Global Drug Delivery Technology Industry
The worldwide market for the 10 most-popular drug delivery technologies (DDTs) is forecast to grow at a compound annual growth rate of 11% from $43.8 billion in 2009 to $81.5 billion in 2015, according to recent research.
Drug Delivery Technologies (DDTs) is one level down from the pharmaceutical industry and involve the administration of pharmaceuticals to a patient for therapeutic effect through various methods such as absorption and inhalation. Regardless of the potency of any given medication, its effect may be reduced by damage incurred by its less-than-optimal administering to a patient. For example, gastrointestinal acids can limit the absorption of a drug or its physiological availability. The method of administering pharmaceuticals is therefore a key factor in the treatment of disease. Certain drugs are administered topically, orally or by transmucosal avenues. Other drugs are administered intravenously (parenteral), such as peptide and protein drugs that could be damaged or less effective if administered through other routes.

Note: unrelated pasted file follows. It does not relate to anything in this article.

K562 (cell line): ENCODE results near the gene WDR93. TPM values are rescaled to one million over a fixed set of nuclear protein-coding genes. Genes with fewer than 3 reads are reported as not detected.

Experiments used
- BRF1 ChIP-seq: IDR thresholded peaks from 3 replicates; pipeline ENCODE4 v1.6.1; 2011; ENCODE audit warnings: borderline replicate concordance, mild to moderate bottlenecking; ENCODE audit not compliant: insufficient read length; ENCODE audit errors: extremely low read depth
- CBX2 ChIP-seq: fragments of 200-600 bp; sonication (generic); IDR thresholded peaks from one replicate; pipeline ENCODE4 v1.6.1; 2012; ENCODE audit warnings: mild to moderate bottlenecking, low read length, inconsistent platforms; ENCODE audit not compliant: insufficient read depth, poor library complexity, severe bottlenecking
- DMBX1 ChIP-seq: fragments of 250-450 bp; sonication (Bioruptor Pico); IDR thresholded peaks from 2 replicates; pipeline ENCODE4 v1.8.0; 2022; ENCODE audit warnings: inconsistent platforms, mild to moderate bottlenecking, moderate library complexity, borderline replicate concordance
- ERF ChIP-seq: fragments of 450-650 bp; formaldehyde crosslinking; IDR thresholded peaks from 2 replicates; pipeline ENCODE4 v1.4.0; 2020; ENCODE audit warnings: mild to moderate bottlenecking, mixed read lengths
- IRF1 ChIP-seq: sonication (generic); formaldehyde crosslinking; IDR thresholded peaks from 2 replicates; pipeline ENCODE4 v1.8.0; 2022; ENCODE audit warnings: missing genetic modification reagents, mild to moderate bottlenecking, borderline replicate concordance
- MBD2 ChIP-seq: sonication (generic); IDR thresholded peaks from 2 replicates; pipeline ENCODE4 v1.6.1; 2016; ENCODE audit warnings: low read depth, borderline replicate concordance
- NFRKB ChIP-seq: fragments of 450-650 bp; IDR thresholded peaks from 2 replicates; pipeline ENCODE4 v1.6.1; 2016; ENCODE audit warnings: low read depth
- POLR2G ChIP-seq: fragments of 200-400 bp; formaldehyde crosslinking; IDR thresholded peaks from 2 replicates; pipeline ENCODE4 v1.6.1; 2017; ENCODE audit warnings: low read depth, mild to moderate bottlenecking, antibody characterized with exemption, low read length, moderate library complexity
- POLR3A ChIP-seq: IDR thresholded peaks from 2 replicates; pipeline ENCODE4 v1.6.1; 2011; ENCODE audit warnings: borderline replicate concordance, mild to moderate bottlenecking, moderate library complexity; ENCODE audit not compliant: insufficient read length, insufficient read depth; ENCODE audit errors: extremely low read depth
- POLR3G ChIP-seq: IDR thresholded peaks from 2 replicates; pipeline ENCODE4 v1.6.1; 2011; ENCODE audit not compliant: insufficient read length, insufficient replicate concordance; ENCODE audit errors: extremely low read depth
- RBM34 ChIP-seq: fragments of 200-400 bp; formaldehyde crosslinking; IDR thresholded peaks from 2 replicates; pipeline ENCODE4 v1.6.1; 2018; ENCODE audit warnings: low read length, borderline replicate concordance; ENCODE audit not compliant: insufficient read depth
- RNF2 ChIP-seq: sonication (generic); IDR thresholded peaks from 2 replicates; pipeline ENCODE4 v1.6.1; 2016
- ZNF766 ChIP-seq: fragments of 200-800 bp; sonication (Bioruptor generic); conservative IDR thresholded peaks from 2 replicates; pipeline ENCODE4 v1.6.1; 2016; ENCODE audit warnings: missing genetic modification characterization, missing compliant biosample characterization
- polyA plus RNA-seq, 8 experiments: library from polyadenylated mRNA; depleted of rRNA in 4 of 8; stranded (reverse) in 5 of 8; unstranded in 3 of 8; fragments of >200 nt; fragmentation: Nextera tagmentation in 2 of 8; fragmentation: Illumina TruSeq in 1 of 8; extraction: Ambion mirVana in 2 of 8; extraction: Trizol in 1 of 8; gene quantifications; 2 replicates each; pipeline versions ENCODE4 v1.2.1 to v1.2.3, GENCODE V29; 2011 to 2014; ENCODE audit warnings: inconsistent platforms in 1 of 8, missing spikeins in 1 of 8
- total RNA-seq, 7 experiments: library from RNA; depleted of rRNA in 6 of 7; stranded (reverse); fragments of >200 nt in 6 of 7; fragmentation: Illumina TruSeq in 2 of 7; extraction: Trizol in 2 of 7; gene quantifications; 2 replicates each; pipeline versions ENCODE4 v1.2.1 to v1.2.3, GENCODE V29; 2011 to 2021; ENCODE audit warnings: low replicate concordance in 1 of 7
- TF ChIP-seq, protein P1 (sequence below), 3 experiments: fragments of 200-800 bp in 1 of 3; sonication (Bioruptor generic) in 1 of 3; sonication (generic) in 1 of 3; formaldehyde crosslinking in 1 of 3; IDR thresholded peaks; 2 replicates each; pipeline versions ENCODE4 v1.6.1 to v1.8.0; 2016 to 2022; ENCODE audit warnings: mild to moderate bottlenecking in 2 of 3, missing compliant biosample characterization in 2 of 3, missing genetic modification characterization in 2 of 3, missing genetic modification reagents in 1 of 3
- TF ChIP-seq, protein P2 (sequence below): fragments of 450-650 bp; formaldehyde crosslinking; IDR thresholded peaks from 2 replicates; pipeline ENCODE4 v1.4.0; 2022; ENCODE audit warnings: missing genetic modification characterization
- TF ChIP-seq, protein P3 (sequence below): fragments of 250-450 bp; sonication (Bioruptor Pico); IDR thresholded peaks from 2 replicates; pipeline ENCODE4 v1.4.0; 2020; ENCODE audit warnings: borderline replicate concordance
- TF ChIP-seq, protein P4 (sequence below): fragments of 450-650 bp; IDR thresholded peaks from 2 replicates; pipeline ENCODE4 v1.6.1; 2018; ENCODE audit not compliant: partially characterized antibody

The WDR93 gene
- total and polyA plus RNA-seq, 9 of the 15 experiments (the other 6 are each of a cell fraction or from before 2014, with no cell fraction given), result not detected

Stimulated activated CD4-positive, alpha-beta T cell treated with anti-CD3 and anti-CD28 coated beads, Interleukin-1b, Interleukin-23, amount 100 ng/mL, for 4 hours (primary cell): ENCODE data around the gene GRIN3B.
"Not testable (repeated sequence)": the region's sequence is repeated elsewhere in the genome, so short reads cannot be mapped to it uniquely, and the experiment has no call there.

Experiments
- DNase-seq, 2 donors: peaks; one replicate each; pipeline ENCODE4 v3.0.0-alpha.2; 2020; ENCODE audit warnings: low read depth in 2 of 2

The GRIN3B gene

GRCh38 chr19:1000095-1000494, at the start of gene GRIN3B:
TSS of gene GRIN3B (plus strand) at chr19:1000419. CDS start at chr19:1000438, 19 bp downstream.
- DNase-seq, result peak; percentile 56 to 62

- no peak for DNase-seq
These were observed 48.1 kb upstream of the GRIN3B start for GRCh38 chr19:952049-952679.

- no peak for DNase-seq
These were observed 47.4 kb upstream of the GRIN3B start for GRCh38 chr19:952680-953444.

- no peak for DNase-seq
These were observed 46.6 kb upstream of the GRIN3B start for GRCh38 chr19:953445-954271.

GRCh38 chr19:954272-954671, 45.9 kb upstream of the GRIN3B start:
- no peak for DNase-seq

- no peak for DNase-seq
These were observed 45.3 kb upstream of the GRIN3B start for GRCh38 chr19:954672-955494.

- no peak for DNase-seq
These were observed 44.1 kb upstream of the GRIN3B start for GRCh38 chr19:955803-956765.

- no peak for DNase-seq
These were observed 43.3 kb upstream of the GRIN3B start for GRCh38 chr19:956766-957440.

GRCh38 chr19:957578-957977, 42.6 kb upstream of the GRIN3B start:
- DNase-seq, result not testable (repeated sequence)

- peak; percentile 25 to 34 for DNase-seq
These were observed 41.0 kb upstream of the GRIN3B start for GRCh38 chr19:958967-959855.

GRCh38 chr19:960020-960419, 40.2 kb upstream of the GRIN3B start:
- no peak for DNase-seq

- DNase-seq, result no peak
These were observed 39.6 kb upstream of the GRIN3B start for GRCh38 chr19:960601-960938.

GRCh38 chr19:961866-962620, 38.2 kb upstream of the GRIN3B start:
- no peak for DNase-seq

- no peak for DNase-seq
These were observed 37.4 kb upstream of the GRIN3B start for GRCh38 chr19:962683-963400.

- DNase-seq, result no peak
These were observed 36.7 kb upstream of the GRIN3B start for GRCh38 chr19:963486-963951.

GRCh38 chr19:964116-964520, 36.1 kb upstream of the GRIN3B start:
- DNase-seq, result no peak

Targeted drug delivery technology allows for the administering of drugs with higher concentration of the pharmaceutical in certain parts of the body. This targeted method of drug delivery limits side effects, necessitates fewer dosages and facilitates the honing in on diseased tissues while leaving healthy areas of the body untouched, for example in cancer treatment.
The DDT industry is a richly innovative one and is characterized by a high level of competition. DDT products are covered by heavy intellectual property protection, and sometimes their development and manufacture necessitate a combination of technological savvy. The industry therefore involves both intricate licensing practices and the teaming-up of two or more parties with common interests at times.
Leading Market Segments